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Japanese American Incarceration at Heart Mountain Interview

Source

Mits Koshiyama is a Nisei (second generation) Japanese American born in 1924 in Mountain View, California. He grew up in the Santa Clara Valley, working on his family's leased strawberry farm. In June 1942, he was removed to Santa Anita Assembly Center, California (a converted race track), and then taken to Heart Mountain incarceration camp, Wyoming. Mits graduated from high school in camp and... Read More »

Japanese American Incarceration at Manzanar, California, Interview

Source

Aiko Herzig-Yoshinaga is a Nisei (second generation) Japanese American born in 1925 in Los Angeles. She was incarcerated at Manzanar, California, and later Jerome and Rohwer, Arkansas. In the 1980s, working as the primary archival researcher for the Commission on Wartime Relocation and Internment of Civilians, she discovered documents that led to the federal congressional commission's... Read More »

Still image of interview subject

Japanese American Incarceration at Manzanar, California, Interview Part 2

Source

Aiko Herzig-Yoshinaga is a Nisei (2nd generation) Japanese American born in 1925 in Los Angeles. She was incarcerated at Manzanar, California, and later Jerome and Rohwer, Arkansas. In the 1980s, working as the primary archival researcher for the Commission on Wartime Relocation and Internment of Civilians, she discovered documents that led to the federal congressional commission's... Read More »

Japanese American Incarceration at Merced Assembly Center, California, Interview

Source

(Yoshimitsu) Bob Fuchigami is a Nisei (second generation) Japanese American, born in 1930 in Marysville, California. His family operated a farm prior to World War II. Following the bombing of Pearl Harbor, he and his family were removed to the Merced Assembly Center, California, and later to the Granada (Amache) incarceration camp, Colorado. He currently resides in Colorado. In this interview... Read More »

Japanese American Incarceration at Minidoka, Idaho, Interview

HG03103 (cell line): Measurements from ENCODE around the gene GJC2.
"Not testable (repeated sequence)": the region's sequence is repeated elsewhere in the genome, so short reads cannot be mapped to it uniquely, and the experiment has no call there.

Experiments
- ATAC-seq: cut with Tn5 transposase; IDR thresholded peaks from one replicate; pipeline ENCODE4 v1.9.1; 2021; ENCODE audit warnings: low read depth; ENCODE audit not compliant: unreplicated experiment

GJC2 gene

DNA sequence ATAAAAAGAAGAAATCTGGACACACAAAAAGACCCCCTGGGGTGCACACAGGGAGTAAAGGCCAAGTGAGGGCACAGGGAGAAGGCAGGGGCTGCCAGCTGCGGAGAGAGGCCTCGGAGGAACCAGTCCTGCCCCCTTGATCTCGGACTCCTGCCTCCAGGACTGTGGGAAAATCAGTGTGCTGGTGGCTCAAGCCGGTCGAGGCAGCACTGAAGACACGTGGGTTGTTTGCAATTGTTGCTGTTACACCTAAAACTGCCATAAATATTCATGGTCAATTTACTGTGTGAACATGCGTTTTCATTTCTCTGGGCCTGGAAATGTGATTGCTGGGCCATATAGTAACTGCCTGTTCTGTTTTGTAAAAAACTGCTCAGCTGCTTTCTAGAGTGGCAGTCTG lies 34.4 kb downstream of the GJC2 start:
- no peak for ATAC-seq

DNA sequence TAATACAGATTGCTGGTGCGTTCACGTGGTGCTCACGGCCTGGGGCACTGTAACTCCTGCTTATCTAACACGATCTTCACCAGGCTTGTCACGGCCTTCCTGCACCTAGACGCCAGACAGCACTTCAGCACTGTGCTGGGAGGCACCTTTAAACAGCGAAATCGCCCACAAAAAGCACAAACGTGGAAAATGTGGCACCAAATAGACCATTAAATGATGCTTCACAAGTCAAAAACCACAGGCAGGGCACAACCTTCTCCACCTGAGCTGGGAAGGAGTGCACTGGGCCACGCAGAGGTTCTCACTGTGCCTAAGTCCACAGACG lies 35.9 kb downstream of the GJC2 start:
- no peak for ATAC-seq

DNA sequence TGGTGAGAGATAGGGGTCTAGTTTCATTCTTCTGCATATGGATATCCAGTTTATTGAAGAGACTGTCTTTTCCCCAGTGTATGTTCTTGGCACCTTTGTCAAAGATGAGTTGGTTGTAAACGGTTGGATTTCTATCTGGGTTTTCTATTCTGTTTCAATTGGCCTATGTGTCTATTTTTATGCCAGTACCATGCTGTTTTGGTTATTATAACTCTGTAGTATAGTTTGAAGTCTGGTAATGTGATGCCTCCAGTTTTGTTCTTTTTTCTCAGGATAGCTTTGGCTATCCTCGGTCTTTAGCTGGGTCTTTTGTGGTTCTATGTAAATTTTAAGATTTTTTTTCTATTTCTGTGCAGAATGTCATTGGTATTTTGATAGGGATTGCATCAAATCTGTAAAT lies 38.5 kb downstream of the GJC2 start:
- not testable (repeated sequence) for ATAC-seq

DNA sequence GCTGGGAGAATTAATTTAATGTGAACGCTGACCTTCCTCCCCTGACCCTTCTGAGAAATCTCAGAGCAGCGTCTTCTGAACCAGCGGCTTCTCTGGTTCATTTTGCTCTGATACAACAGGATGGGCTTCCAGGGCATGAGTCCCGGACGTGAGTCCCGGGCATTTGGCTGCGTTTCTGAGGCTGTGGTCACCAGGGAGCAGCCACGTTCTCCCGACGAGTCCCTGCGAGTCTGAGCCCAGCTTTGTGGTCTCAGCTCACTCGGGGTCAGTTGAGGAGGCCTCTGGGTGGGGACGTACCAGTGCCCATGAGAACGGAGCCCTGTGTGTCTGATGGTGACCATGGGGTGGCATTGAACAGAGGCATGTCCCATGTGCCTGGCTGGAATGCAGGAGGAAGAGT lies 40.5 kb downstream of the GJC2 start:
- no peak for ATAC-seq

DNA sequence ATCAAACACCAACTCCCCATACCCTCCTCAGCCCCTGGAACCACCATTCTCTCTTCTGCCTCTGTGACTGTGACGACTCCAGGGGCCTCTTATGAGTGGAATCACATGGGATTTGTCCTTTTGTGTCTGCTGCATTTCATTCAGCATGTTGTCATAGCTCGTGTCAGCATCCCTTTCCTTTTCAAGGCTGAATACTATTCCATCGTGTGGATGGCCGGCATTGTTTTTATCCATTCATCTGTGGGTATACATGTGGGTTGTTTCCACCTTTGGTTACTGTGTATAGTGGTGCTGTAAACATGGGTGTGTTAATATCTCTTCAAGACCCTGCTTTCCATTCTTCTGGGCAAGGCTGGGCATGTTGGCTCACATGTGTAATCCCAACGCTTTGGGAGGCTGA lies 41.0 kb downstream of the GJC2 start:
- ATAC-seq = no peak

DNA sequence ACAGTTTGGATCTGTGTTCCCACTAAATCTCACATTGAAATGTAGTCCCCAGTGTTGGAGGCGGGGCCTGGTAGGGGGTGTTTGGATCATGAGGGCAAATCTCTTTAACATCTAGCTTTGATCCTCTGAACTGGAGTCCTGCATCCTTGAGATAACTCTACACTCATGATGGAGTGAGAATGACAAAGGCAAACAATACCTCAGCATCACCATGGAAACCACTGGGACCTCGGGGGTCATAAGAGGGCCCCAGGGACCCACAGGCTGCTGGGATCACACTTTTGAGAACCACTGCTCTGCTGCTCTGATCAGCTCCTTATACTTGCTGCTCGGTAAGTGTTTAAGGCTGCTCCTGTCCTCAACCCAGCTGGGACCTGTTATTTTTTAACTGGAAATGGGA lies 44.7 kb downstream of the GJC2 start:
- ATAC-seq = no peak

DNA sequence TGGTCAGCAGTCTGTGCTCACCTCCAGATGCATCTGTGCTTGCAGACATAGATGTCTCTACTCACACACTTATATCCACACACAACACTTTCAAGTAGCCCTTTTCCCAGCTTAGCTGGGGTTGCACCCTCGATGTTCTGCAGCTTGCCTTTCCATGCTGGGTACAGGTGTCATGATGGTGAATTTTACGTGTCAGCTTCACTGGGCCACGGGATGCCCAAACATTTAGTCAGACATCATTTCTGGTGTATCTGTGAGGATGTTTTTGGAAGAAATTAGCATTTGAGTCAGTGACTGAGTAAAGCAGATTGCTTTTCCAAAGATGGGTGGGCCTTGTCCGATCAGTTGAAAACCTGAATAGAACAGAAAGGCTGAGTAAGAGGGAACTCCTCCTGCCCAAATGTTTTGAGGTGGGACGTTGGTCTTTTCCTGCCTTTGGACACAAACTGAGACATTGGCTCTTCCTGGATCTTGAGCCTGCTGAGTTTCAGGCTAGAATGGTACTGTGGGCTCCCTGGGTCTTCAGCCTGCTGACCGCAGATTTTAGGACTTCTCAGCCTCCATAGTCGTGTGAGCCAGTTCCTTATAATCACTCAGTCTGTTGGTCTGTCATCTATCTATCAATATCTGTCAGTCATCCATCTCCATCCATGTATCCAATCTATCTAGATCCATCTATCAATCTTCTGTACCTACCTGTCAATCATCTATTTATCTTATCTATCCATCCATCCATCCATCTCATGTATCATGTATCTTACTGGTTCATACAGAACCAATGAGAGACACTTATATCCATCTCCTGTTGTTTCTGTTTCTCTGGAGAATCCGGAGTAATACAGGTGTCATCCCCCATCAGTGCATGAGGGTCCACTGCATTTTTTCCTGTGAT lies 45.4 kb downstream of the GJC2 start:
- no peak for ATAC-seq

Source

May K. Sasaki is a Nisei (2nd generation) Japanese American. She was born Kimiko May Nakamura in 1937 in Seattle. Her parents ran a small grocery store in Nihonmachi (Japantown). She had just turned six years old when Japanese Americans were ordered to leave military zones declared on the West Coast in spring 1942. She was incarcerated with her family at the Washington state fairgrounds at... Read More »

Japanese American Incarceration, Interview

Source

Kenge Kobayashi is a Nisei (second generation) Japanese American born in 1926 in Imperial Valley, California. With his family, he was incarcerated at Tulare Assembly Center, California, and then at the Gila River, Arizona, and Tule Lake, California, incarceration camps. A traumatic episode in the years of incarceration was the imposition of a loyalty questionnaire in early 1943. The government... Read More »

Detail of a photograph titled "General view of Granada incarceration camp" show rows of internment housing facilities

Japanese Incarceration Camps Sites

Review
One of the richest sites on this topic is the Denshō Website, which documents the lives of internees through text, photographs, maps, and video interviews with survivors.

Jewish Rights in the Soviet Union

Source

As the Communist Parties throughout Eastern Europe lost power throughout the fall of 1989, the issue of the treatment of minorities inside those countries gained increased prominence. The ongoing plight of the Turkish minority in Bulgaria and the tensions among the nationalities of Yugoslavia were two areas of international concern. The Soviet Union faced its own minority issues with the... Read More »

Thumbnail photo of a woman speaking with a banner in the background

Jewish Women's Archive

Review
The Jewish Women’s Archive (JWA), a national non-profit organization, seeks to collect and promote the 'extraordinary stories of Jewish women.'

Joint News Conference Following Discussions With Chancellor Helmut Kohl of the Federal Republic of Germany

Source

On February 25, 1990, President George H. W. Bush and West German Chancellor Helmut Kohl met for meetings at Camp David. Their discussions included German unification, European integration, arms control, and the situation in Eastern Europe and the Soviet Union, as well as other foreign policy issues of joint concern. It is clear from the statements made by both Bush and Kohl that the unsettled... Read More »

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